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January 18, 2018
S. Ct. Civ. No. 2017-0010
Shirley Rymer v. Kmart Corporation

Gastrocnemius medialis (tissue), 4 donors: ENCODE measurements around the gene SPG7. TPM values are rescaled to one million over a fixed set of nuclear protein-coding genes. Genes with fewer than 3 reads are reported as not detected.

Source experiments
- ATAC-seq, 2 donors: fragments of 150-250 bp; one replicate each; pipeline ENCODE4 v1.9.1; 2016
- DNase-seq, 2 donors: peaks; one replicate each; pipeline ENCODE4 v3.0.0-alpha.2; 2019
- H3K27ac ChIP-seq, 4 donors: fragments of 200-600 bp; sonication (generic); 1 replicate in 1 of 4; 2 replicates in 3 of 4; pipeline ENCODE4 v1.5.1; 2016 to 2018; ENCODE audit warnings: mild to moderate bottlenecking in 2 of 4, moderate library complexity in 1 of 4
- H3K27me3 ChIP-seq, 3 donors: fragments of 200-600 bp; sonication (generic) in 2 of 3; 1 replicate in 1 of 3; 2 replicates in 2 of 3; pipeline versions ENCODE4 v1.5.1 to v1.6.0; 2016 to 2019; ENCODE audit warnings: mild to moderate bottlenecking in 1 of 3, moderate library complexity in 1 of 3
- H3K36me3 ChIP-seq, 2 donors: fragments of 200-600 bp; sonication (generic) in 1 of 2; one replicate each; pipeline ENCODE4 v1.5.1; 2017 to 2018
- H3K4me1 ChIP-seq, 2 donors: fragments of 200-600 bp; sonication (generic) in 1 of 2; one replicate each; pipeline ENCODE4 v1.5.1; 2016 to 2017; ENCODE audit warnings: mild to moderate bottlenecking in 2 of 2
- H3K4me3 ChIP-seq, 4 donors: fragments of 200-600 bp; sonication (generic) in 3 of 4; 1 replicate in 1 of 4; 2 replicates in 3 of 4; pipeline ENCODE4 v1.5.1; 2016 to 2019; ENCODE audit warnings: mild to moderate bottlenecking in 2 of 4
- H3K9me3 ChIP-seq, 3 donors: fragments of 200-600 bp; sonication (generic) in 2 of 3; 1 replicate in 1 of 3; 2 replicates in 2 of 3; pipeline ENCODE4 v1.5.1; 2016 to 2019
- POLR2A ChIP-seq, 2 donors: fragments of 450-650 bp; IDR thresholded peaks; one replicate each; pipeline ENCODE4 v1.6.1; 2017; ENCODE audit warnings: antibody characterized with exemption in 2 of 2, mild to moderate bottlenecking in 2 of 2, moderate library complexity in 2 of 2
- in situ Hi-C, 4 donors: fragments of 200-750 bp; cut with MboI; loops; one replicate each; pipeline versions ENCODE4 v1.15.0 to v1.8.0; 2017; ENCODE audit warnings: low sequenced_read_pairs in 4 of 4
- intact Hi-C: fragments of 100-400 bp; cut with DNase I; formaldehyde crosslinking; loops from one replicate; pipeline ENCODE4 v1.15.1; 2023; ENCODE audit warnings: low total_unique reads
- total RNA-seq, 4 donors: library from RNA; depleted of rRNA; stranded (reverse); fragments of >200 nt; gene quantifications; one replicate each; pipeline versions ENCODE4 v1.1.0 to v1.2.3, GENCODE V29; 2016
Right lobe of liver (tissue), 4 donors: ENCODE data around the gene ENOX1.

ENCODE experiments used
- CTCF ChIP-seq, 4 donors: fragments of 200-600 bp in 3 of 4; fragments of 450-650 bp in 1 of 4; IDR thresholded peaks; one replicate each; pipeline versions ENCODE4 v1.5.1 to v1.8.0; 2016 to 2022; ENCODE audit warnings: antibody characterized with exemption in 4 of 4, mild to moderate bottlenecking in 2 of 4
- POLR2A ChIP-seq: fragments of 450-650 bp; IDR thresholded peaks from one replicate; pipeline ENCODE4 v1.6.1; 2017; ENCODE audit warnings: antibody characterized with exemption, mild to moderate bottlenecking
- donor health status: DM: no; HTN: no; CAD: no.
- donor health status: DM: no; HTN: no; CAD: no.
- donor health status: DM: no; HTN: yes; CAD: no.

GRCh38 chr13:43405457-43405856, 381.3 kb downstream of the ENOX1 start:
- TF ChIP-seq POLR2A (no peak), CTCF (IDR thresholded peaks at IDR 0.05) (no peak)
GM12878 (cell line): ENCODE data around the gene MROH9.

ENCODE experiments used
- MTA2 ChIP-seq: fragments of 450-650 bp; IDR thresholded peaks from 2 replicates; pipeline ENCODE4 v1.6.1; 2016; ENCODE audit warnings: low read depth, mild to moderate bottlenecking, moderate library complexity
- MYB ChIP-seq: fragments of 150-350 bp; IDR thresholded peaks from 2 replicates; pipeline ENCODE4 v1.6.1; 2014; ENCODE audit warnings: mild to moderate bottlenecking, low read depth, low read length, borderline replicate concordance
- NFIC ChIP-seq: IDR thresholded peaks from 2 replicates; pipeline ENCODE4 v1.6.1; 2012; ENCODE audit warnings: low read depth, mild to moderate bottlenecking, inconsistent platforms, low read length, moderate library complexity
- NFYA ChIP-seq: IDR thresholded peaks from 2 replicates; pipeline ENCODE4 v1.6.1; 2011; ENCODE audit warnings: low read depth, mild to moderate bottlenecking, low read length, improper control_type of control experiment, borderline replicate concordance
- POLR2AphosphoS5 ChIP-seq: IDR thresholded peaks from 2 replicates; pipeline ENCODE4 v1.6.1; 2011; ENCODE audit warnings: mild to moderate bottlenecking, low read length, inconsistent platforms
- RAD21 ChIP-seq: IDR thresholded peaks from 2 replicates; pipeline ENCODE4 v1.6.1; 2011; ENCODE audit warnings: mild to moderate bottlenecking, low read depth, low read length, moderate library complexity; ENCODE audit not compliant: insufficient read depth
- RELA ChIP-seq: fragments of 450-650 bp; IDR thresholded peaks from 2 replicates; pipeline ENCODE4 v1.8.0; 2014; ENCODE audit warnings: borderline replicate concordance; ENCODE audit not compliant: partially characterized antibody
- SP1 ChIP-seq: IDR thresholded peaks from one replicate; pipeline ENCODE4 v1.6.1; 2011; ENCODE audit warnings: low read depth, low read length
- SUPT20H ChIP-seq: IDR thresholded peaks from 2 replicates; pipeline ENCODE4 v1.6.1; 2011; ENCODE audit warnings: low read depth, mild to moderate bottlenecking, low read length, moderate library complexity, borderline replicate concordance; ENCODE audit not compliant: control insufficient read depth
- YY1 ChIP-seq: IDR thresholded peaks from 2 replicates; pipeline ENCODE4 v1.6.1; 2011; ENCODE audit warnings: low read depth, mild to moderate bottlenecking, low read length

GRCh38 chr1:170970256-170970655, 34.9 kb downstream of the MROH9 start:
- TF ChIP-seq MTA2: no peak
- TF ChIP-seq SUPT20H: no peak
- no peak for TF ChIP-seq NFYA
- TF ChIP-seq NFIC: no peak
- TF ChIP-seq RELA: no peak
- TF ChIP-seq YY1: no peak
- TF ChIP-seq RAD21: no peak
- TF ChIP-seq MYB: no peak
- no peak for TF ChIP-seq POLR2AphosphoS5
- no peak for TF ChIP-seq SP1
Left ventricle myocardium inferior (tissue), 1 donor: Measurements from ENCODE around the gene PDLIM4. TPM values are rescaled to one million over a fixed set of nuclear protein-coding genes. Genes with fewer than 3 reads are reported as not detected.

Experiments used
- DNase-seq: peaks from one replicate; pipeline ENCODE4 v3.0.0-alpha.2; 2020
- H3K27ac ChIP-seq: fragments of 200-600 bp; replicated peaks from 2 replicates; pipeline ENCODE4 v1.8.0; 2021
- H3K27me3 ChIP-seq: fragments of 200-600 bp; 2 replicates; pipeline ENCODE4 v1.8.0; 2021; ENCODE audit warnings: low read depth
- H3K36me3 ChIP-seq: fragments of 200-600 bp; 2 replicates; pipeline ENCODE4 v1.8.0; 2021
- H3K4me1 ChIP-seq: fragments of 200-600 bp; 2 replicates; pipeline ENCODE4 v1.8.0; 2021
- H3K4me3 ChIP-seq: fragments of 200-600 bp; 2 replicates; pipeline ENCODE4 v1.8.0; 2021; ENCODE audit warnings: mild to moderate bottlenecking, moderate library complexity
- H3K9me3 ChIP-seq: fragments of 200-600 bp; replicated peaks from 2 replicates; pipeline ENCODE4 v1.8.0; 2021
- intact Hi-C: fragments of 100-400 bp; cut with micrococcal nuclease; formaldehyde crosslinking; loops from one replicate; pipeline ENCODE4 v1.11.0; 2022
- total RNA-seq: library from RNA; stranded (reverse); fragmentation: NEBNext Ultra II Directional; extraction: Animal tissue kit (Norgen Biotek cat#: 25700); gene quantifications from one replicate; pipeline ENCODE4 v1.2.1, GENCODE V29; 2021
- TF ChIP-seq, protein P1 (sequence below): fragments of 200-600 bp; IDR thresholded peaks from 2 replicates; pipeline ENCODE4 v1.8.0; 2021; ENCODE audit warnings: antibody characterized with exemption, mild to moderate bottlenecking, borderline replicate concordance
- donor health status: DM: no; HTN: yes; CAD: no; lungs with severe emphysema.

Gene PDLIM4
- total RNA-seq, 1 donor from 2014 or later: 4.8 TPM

The Superior Court erred in dismissing a slip-and-fall personal injury action against the defendant retailer on summary judgment, a drastic remedy that should only be granted where there is no genuine issue as to any material fact. In a premises liability suit, a retailer’s actual notice of a hazardous condition can be shown if an employee created or was aware of the hazard before plaintiff fell. Here, the Superior Court improperly weighed the evidence against the plaintiff—the non-moving party—and resolved the conflicting evidence in favor of the retailer when it determined that an employee’s deposition testimony was a clarification of his loss prevention statement given on the day of the injury, rather than a contradiction of it. Where there is conflicting evidence in the record, a court cannot independently weigh the proof to resolve the conflict and must accept as true the evidence most favorable to the non-moving party, so long as it is supported by proper proofs. The Superior Court also erred in granting summary judgment on the basis that the record did not show a factual dispute as to whether the defendant had constructive notice of the hazardous condition. While a non-recurring hazardous condition lasting only a matter of minutes, without more, does not create the presumption of constructive notice, assessment of the opportunity for the proprietor of the premises to discover the dangerous condition involves contextual factors like the hazard’s color, size, location, and proximity to employees. Plaintiff in this case identified mitigating factors that, taken in the light most favorable to her, establish a genuine issue of material fact regarding whether the retailer could or should have become aware of the hazardous condition before she fell. The explosive nature of the soda spill, its bright purple color, location near the store’s entrance, its proximity to employees, and the fact that another customer stayed by the spill and eagerly solicited help, are factors distinguishing this case from others where the only constructive notice factor is the hazard’s duration. Whether these circumstances are sufficient to overcome the spill’s short duration and establish that the defendant retailer had constructive notice of the dangerous condition is a balancing of the evidence that belongs with the jury, not the Superior Court at summary judgment. The judgment dismissing the case with prejudice on summary judgment is reversed.
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